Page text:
A Rio Rancho firefighter battles a fire inside the Rio Rancho bosque in the Willow Creek Trail area last year. (Rio Rancho Fire and Rescue Courtesy Photo)
Each spring Rio Rancho Fire and Rescue’s 18-member Wildland Strike Team starts amping up for the fire season.
“We do get excited for the upcoming season,” Capt. Robert Bacon said. “We look at the rains and the snows over the winter (and) last fall to see what might be happening this summer. We do trainings to get us ready for the season.”
One way they prepare is by taking four, 45-minute hikes wearing boots and carrying 45-pound backpacks. A goal of this drill is to help them deal with the inclines on some of the terrains they could be fighting a fire on.
“It’s a lot of hunch-over work when you are digging lines, things like that,” firefighter Adam Archuleta said.
But the exercise prepares them for more.
“I think that the mixture of the heat and the weight is kind of what gets you, especially when you’re down south dealing with 118-degree temperatures outside,” he said. “That’s usually what you’re dealing with before you even get on the fire lines and that’s an adjustment. But our guys handle that very well.”
Throughout the year, firefighters can respond to any number of calls, anywhere. But their priority is protecting Rio Rancho.
A year ago, they responded to a fire in the Willow Creek Trail area of the Rio Grande bosque to ensure that it did not spread. This year they will continue to be vigilant.
The department is making sure it’s prepped, Bacon said.
Ten days before the Fourth of July, crews will go on patrol of the bosque and west mesa areas to check for any brush fires caused by fireworks and to ensure people are complying with the burn rules.
To check on burn statuses, call 505-891-7268.
If there are wildland fires outside of Rio Rancho, and firefighters are available to be deployed, they can go to a number of places.
Last year, a team was sent to northern California with a bulldozer and support truck.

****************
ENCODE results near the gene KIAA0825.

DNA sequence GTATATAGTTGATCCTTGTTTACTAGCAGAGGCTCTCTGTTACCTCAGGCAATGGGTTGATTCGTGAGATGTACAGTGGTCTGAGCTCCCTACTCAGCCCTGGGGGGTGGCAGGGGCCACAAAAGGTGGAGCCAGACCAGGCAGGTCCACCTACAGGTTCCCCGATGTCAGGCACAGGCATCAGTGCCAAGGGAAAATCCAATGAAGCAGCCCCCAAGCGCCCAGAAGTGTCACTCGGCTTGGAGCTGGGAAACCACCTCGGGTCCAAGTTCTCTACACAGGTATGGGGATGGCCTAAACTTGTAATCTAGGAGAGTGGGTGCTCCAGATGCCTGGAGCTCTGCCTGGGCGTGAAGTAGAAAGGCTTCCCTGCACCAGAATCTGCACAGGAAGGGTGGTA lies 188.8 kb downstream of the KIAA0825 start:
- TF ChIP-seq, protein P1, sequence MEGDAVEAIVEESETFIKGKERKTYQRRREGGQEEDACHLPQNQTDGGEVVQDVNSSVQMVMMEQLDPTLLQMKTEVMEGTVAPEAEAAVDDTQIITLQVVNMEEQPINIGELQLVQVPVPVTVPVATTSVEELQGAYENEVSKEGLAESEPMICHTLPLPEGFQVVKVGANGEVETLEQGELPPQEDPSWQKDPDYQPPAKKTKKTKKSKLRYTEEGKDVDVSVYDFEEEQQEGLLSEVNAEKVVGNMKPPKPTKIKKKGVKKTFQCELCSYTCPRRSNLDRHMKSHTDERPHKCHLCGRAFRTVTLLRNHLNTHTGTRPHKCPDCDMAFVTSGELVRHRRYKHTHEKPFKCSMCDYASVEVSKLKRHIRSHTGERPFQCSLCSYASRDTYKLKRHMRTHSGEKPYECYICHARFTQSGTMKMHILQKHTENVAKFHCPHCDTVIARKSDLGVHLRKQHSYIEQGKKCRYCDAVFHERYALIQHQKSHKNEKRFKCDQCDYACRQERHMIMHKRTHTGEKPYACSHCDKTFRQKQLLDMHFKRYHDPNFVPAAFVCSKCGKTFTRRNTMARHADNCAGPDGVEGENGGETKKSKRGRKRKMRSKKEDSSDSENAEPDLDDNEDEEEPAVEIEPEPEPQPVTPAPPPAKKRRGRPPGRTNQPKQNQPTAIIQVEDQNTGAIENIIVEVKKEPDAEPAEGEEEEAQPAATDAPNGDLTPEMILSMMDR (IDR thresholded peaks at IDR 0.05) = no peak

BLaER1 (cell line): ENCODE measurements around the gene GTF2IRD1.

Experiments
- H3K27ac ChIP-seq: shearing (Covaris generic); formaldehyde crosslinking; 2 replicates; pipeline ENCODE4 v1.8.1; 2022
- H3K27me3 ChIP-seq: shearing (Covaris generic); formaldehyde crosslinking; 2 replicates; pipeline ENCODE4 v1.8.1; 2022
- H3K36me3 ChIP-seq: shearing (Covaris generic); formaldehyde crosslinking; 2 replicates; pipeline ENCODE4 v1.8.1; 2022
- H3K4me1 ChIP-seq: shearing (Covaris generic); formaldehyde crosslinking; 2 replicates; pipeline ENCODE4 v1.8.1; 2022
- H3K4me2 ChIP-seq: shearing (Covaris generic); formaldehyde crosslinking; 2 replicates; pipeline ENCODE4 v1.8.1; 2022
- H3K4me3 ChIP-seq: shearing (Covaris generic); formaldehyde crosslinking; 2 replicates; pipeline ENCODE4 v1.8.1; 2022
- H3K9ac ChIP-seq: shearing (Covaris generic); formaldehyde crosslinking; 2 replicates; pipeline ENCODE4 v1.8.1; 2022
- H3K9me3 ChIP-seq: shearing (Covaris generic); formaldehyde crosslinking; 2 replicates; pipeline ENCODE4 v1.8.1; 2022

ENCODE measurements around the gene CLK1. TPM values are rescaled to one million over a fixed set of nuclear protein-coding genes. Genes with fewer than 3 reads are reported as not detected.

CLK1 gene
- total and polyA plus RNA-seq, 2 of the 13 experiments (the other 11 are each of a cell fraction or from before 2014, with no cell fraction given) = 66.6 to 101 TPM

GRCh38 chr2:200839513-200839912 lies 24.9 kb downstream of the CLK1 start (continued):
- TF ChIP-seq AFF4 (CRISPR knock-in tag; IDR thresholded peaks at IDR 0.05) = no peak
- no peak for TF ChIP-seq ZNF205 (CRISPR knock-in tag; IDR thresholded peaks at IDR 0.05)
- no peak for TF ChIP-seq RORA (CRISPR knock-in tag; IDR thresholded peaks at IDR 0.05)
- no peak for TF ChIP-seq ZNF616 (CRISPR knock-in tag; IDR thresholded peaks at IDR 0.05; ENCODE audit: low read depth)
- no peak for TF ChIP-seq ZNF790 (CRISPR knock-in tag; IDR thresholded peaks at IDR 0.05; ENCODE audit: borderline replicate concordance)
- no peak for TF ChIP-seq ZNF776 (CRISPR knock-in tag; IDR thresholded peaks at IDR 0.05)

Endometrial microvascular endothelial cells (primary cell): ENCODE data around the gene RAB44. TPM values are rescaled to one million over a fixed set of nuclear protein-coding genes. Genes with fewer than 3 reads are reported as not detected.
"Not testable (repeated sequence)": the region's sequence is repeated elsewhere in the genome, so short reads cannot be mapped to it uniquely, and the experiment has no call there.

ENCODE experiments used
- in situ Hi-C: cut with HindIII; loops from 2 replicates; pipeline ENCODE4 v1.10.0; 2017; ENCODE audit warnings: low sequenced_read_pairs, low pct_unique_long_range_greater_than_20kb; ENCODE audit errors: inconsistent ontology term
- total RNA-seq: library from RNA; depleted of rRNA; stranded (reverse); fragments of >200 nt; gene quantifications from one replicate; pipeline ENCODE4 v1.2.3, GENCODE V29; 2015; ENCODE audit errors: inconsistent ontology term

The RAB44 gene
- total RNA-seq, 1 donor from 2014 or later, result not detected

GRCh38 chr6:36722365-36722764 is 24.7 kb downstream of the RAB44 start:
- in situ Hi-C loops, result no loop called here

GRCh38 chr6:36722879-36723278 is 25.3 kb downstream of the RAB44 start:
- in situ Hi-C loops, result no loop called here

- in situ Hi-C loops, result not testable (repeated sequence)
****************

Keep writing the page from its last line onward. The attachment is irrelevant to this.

If there is a wildfire in New Mexico, the state sends the firefighter a text with information telling them when they need to leave and where they have to go.
“It can be at a drop of the hat,” Archuleta said. “We stay packed and ready for the call.”
The state pays for the firefighter deployment, the apparatus and “backfill for personnel” when the firefighters are away, DeFillippo said.
Firefighters can be gone for at least two weeks and work as many as 16- and 17-hour days in remote places and ungodly conditions.
Archuleta has been deployed to places as far away as Oregon.
There are times firefighters may have to hike 5-10 miles just to get to the fire because it is in an area that is not accessible to vehicles, he said.
Firefighters may deal with other obstacles like water scarcity.
“In the city, we’re fortunate to have water resources, but when we get to fires in the mountains, we don’t have large amounts of water,” Archuleta said. “So that’s where fighting fire with fire kind of comes into play.
“I think that kind of throws people off that we’re able to control (the) fire lines by using fire.”
Fire season predictions
Firefighters may have a busy season ahead.
Parts of Sandoval County are now either in a severe or extreme drought, according to the U.S. Drought Monitor.
And things are not expected to improve in the coming weeks.
The National Oceanic Atmospheric Administration (NOAA) predicts an abnormally parched May and June that could spark the chances for wildfires in the Land of Enchantment.
“Hopefully monsoons will come and wet everything down,” DeFillippo said. “As long as it stays wet, it stays green. When it dries out quickly, it becomes more of a fire threat.”
NOAA’s latest forecast offers a glimmer of hope.
The arrival of monsoon season, which typically occurs between June 15 and Sept. 30, “will herald an end of the significant fire season for the Southwest area,” NOAA’s April seasonal outlook executive summary states.